imperative to feel needed and to have a purpose outside of myself.
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For years, I've actively battled my introversion. It has always seemed
like I wanted to spend most of my time alone, but I denied this because
I thought it would lead me to become antisocial. Extroversion is our
culture's default mode, and sometimes it feels like I'm not supposed to
want to loaf around doing nothing all by myself.
This past weekend I attended a music festival with my friends. It was
three days and two nights of camping in close quarters and time engaging
with groups. Within a few hours, I was exhausted. Several times
I retreated into the tiny confines of my tent to read and think on my own.
For most of the weekend I found myself sitting alone on the sidelines of
the festival, not wanting to engage. I thought I was a loser, a recluse,
a loner. It was a blow to my ego to think that I couldn't hang in this
On my way home, I stopped at a cafe in Salem for some breakfast. There,
I Googled "introversion" on my phone, and stumbled upon the
/r/introvert subreddit. I suddenly
felt at home! Here's a community of over 100,000 people who feel generally
the same way I do about socializing. It's not antisocial to want to spend
most of your time alone—it's introverted!
I usually shy away from actively pursuing labels to add to my identity,
but "introvert" has become a label flag I'll proudly fly. For my entire
adult life I've been trying to fight my tendencies to spend time alone, to
have a deep internal life, and to avoid group situations like the plague.
I spent over a year in a relationship with a partner whose personality was
so different from mine in this regard. In spite of our best efforts, we
just couldn't make it work because I always wanted to spend more time
"alone together" than she did. I really took that personally, thinking
I was somehow deficient. Now I realize I really do need a partner who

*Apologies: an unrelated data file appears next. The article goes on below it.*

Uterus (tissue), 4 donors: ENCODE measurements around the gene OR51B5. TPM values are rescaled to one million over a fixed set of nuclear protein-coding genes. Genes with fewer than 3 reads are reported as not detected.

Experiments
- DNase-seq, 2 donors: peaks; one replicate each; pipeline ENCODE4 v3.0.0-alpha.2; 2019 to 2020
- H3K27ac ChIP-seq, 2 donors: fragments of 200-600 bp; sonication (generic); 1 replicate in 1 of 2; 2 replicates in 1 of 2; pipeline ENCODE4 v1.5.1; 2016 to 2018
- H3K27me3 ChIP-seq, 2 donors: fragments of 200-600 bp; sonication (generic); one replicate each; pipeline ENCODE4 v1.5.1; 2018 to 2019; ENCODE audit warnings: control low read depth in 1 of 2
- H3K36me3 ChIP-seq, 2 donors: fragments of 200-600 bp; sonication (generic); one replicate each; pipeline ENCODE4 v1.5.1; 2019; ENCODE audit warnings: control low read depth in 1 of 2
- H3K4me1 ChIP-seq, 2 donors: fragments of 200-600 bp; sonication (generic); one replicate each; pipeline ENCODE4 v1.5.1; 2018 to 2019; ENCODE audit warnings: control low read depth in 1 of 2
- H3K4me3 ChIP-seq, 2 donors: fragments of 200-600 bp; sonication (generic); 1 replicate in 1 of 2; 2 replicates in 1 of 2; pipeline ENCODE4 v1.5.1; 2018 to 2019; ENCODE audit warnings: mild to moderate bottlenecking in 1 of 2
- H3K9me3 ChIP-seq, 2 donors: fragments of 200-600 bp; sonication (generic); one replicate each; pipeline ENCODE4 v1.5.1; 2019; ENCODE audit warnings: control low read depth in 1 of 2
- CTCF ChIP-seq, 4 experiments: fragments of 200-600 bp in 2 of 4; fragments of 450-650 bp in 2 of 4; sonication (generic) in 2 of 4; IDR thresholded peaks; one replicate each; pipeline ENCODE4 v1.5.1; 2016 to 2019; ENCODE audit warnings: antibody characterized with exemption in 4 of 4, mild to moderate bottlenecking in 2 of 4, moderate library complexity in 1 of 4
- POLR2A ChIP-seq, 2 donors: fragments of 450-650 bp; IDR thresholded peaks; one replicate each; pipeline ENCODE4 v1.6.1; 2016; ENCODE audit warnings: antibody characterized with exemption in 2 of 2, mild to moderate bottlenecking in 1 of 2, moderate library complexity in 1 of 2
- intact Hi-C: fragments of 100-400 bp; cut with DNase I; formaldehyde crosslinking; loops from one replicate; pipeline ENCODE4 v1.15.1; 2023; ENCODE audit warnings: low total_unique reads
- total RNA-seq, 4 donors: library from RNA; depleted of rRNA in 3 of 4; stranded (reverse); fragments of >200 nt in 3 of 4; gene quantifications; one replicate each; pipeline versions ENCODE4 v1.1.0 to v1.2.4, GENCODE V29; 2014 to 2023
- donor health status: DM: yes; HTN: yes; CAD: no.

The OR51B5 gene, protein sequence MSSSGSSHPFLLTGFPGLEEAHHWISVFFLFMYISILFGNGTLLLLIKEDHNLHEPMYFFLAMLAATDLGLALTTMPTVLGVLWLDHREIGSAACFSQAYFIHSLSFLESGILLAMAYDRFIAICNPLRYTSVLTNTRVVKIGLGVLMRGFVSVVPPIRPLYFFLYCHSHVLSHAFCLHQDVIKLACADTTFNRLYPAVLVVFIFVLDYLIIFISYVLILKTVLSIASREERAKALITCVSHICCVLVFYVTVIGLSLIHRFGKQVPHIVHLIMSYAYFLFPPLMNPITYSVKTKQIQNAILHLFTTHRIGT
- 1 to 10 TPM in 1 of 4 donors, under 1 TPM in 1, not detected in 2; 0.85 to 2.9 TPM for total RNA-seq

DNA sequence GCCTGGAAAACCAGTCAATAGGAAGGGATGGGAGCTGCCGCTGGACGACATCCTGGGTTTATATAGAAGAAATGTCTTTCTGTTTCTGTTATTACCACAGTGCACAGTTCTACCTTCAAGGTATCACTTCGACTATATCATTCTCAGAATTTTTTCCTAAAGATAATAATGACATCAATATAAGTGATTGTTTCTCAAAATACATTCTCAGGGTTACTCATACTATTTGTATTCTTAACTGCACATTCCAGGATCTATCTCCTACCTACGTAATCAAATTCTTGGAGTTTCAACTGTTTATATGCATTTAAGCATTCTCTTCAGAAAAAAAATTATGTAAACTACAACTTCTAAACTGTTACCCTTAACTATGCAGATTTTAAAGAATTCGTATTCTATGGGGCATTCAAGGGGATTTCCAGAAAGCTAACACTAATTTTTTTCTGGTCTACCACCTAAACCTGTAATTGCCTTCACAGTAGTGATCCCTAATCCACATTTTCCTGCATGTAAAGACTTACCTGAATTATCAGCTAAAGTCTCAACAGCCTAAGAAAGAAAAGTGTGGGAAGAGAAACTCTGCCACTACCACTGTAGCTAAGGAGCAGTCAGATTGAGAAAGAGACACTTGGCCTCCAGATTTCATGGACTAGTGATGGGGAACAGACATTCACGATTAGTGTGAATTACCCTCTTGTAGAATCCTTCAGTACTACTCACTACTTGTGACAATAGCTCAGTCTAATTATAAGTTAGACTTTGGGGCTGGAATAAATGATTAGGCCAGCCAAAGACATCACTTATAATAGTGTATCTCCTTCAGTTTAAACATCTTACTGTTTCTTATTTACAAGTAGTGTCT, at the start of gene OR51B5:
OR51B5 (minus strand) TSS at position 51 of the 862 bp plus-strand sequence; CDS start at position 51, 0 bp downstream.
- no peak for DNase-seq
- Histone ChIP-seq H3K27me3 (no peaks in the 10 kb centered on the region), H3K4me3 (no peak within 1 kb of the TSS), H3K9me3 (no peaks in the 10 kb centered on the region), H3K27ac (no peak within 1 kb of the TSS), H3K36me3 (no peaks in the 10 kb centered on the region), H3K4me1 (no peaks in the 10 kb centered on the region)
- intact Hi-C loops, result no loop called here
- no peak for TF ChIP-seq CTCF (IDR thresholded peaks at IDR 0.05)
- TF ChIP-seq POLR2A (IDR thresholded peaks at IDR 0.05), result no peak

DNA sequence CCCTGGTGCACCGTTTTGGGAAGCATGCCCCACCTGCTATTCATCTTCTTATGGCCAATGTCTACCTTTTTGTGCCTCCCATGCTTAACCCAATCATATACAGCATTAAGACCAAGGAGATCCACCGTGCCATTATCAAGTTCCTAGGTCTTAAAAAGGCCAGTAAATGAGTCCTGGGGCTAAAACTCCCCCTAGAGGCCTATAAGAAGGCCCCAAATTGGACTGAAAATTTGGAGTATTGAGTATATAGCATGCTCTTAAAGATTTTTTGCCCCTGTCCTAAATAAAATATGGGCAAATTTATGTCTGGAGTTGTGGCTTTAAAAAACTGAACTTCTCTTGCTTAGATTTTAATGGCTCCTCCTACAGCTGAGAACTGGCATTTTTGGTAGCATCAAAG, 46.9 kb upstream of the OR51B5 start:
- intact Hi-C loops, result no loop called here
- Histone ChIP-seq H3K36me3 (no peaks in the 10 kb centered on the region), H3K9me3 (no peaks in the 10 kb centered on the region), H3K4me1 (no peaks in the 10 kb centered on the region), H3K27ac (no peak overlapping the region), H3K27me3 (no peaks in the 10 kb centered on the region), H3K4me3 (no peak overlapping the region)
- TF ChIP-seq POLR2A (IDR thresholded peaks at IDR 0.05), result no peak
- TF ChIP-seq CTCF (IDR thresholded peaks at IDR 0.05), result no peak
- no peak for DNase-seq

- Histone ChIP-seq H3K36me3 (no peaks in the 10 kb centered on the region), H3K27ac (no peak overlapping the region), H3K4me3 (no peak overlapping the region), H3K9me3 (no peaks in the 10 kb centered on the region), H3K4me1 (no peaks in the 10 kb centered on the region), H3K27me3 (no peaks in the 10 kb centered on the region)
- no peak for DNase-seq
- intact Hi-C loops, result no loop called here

wants to make the relationship her #1 priority, like I do.
This week I've noticed a certain tranquility in moments spent alone in
cafes reading or writing. Instead of feeling the typical guilt or shame
I'd feel when I was alone and everyone else was gabbing away in the
background, I realize now that I loathe small-talk and much prefer to have
a few meaningful social interactions instead of constantly exhausting my
social energy on mundane conversations.
If you're an introvert struggling like I was, I can assure you you're not
alone! There are plenty of kind, intelligent, quiet introverts like us who
can't wait to sit in cafes with you, headphones on, doing our own things,
Today I got rid of my home office. I had a six-foot beheamoth of
a desk in my living room with a giant monitor that pierced your soul.
I've spent the past several months quietly deliberating whether or not to
pull the plug, and every time it came down to a sense of fear that I'd
somehow be lost without it. That a laptop might not be enough.
That I'd be a less serious engineer if I worked at the kitchen table.
Now a credenza stands where my desk once stood, its surface covered in
plants, candles, a lamp, and a small speaker. Now when I have my morning
coffee, I no longer look across the room overwhelmed at all the busyness
I'll soon endure. Instead, I sit transfixed on the fractal nature of my
spider plant, and realize why I'm here in the first place.
There's a lot of talk about multiculturalism these days. Well, I'd like to
offer an alternative: Anticulturalism.
Multiculturalism is the idea that we ought to celebrate the cultures of
the world and welcome them all into our communities. Anticulturalism is
the idea that culture divides us from one another and binds us to
arbitrary tradition, and that we'd be better off without it.
Where the culturalist will do as the group does, the anticulturalist will
follow their own intuition. They will forge their own path, produce their
own traditions, and create their own ideas.
To be an anticulturalist is to reject the idea that we should continue
doing things a certain way because that's how we've always done them. It's
celebrating diversity not at the level of the group, but at the level of
the individual. It is taking responsibility for our own thoughts and
The anticulturalist doesn't waste their time reading the news or following
politics because they realize the inadequacy of policy to rectify the
world's ills. Instead, their crusade is one of liberating those around
them from the cultural chains that bind them, so that they too can become
empowered to define the course of their own lives.
Usually in the name of pride, the culturalist blindly follows the norms
and traditions handed down to them, even if they do not serve their own
interests. While the culturalist talks about fictitious entities like
"freedom" and "justice" and "purity", the anticulturalist realizes such
abstractions aren't real. To be an anticulturalist is to reject archaic
narratives that use abstract language to justify the wielding of power
Culture takes us out of the animal body and reduces us to a matrix of
loyalty and compliance through language. By refusing to participate, we
I'm a terrible employee. You don't want to hire me to work in your office.